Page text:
How will I know it's me 

Vaclav had been in hospital for the  three weeks. His doctor assured him he didn’t have long to live, and that everything would soon be fine.

But Vaclav was still worried; how would he know it was really him? How could he be sure that when he opened his eyes in his new “Bodi” that it was really him, and not some machine that just thought it was him?

This fear had preoccupied him through the whole of the previous night, but he knew there was no alterative. Cancer had spread throughout his body, and his fear of death was greater than his fear of the transfer.

The only thing he could think to do was to stay alert until the moment the transfer started. Surely, if the transfer was successful, he’d carry his state of mind from his old body to his new one, and that way he could be sure of himself.

Yes, he knew there were flaws in this approach, but so far it was the best he could come up with.

The doctors promised him the transfer would be quick and painless, and that there would only be a brief interruption to his consciousness. They assured him that they would capture all of his memories, along with all his personality traits, and once installed in his new bio-mechanical body, he would be like new again.

When he asked the doctor about whether his soul would also be transferred in the process, the doctor scoffed, “you’ll have to go to a priest for that one”.

And when he protested, “but how will I know it’s really me?” the doctor laughed, “when you watch your cancer-ridden body being turned to ash in the crematorium, you’ll know it’s not you in that box.”

The doctor, realising his glibness was inappropriate, added: “The cells in your body are completely replaced every seven years. This body you’re so attached to is completely different to the one you started with seventy years ago. Just think of the transfer as this natural process accelerated.”

But somehow the doctor’s reasoning didn’t make Vaclav feel better.

His friend Miroslav had died from heart disease and was very happy with his new Bodi, which was styled around a handsome 25 year old. Vaclav couldn’t quite get used to Miroslav’s new found youth. They met a few times soon after Miroslav’s transfer, but somehow their friendship wasn’t the same. Miroslav was more interested in chasing young women than talking about the old days.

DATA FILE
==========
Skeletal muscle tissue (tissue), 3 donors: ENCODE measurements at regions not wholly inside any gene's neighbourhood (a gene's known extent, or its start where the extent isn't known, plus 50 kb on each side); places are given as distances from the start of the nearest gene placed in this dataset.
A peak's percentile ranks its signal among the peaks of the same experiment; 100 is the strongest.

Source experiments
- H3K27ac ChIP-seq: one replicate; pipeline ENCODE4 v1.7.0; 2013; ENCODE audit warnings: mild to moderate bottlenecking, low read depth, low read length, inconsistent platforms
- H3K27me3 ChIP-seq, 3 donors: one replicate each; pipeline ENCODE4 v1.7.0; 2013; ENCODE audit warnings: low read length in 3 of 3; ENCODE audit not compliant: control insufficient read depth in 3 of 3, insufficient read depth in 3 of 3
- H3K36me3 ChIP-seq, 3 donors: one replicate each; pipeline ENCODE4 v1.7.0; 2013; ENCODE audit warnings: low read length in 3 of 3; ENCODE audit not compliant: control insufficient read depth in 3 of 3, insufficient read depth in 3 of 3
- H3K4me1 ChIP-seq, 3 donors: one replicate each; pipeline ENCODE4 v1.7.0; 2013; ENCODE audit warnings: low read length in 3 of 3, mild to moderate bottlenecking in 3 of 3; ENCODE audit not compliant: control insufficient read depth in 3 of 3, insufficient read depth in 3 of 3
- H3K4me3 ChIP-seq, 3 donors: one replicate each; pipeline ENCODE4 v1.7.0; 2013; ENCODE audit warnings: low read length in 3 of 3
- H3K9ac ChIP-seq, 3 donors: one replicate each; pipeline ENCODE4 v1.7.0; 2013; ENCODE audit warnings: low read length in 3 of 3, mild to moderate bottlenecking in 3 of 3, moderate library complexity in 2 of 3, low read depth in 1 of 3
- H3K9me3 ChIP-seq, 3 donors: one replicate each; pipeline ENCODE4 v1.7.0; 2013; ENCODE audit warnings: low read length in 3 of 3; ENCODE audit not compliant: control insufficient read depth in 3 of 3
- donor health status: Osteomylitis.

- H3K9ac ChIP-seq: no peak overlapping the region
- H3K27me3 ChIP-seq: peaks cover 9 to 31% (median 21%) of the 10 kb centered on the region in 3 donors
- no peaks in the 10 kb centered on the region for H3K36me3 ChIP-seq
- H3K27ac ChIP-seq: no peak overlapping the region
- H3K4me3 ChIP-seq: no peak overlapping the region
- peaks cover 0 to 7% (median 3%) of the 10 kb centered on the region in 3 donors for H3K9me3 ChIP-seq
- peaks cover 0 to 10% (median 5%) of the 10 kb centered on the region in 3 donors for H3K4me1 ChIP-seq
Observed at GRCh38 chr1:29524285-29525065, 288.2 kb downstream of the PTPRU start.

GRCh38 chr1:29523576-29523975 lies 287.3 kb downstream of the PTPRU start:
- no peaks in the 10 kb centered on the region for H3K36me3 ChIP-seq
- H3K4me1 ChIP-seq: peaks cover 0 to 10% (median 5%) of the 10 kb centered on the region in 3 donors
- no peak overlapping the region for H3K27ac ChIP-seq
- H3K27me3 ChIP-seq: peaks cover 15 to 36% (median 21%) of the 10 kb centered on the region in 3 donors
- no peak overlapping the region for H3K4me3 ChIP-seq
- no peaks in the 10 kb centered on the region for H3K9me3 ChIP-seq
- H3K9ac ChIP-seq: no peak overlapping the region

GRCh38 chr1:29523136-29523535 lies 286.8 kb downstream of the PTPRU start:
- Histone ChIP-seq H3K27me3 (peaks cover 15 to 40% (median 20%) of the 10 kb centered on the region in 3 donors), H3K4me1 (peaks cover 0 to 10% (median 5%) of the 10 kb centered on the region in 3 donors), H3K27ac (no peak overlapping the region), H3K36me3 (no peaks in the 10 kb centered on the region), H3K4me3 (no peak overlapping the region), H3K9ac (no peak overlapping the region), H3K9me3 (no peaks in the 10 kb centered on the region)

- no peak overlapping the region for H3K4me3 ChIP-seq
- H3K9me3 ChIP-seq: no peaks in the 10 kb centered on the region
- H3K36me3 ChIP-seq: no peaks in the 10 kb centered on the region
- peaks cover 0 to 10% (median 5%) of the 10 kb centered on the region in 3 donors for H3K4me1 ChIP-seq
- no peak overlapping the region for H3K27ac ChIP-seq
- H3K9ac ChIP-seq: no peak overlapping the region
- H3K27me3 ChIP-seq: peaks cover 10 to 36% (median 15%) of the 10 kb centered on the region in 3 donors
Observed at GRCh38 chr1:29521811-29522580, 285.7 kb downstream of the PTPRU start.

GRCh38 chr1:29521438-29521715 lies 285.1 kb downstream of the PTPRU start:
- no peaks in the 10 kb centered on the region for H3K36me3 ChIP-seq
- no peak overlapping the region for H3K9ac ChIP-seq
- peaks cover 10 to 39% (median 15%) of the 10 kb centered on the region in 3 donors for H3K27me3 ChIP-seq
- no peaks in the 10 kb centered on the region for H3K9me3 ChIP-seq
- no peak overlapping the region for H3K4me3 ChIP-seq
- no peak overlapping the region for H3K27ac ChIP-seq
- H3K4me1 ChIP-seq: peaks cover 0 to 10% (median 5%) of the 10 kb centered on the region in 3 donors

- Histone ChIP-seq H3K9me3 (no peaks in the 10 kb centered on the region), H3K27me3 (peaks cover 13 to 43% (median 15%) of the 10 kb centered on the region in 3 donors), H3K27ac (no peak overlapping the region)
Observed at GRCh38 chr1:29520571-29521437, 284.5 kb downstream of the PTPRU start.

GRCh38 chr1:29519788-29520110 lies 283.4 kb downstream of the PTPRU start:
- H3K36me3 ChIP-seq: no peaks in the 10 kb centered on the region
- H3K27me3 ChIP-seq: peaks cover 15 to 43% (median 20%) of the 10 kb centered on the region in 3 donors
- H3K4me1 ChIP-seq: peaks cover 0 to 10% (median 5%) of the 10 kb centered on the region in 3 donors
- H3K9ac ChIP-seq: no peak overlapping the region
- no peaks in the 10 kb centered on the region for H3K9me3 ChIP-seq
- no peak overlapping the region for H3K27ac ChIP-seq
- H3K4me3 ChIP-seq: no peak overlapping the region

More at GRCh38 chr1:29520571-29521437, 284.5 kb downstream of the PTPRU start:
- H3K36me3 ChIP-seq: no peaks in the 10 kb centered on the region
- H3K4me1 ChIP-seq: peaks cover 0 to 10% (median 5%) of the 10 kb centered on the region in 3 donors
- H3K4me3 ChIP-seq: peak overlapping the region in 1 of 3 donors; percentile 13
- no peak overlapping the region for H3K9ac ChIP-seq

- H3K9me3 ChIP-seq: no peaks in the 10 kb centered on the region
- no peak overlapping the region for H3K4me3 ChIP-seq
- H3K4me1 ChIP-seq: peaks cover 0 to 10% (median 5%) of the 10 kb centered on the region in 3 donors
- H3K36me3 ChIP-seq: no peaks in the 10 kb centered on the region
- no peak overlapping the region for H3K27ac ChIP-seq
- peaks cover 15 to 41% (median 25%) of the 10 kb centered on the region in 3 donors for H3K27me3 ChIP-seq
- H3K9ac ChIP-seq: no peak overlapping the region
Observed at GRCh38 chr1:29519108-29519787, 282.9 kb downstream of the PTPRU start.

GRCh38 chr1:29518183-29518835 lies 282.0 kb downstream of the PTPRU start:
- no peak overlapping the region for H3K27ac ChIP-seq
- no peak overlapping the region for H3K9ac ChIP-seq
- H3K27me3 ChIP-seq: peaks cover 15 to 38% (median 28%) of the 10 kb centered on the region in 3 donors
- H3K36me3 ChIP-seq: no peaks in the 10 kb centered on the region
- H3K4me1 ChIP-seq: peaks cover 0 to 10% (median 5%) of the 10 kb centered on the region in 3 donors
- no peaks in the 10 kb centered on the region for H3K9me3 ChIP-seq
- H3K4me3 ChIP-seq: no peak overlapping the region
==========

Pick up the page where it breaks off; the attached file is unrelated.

Vaclav’s fear gripped him again; how would he really know it was him?

Perhaps, his wife was right. Perhaps, it would be better not to try to play God. Perhaps it would be better to let nature take its course.

His wife was religious, and she didn’t like the fact that he was tinkering with the natural order of things.

“Talk to a priest before you do this,” she implored.

Vaclav also suspected she was also worried that he would leave her. For this reason he selected a new bodi that was based on his existing body; superficially he would look like his old self. The bodi salesman was quite surprised at his selection.

The salesman had started his spiel with: “So what do you want? Do you want to be young, strong, healthy, good looking? If you want a ten inch penis, we can do that. Would you rather be a woman? We have models for all tastes and requirements. And don’t tell anyone I told you this, but there’s a good chance that by the time your new Bodi wears out in two hundred years, the Mortality Laws will be repealed.”

When Vaclav asked the salesman how he would know whether it was really him, he answered: “I’ve sold thousands of Bodis to everyone from old people about to die, to rich people who want to be young and good looking, and not one of them has ever come back wanting a refund. If that’s not proof of a quality product, I don’t know what is.”

Still Vaclav didn’t feel comfortable about the transfer.

Vaclav’s contemplation was interrupted when his doctor entered the room.

“So what do you think of your new bodi?”

Vaclav was shocked. He thought he’d had some warning before the operation.

“Oh, you didn’t realise we did the transfer — yes, we did it about an hour ago. You didn’t feel a thing, did you? Felt instantaneous? We erased the last hour of your memories before the transfer to make your entrance into your new life was as seamless as possible.”

“You fool,” Vaclav thought to himself, “you had nothing to worry about, here you are alive and well.

“So doctor, when can I go home?”

“Now, the transfer went perfectly. We’ll keep your file backed up in case there are any problems, just come back in a week so we can do a diagnostic.”

The doctor shook his hand and left the room so Vaclav could get dressed.

His clothes were a little loose; his new bodi was a little more trim than his old one. As he was checking that he hadn’t left anything behind, a man rushed into the room.

“Vaclav, I’m Father Novotny, you called about an hour ago – you said there was something urgent you wanted to discuss.”

“I don’t remember Father,” replied Vaclav happily, “but as it turns out, I had nothing to worry about. My operation was a complete success.”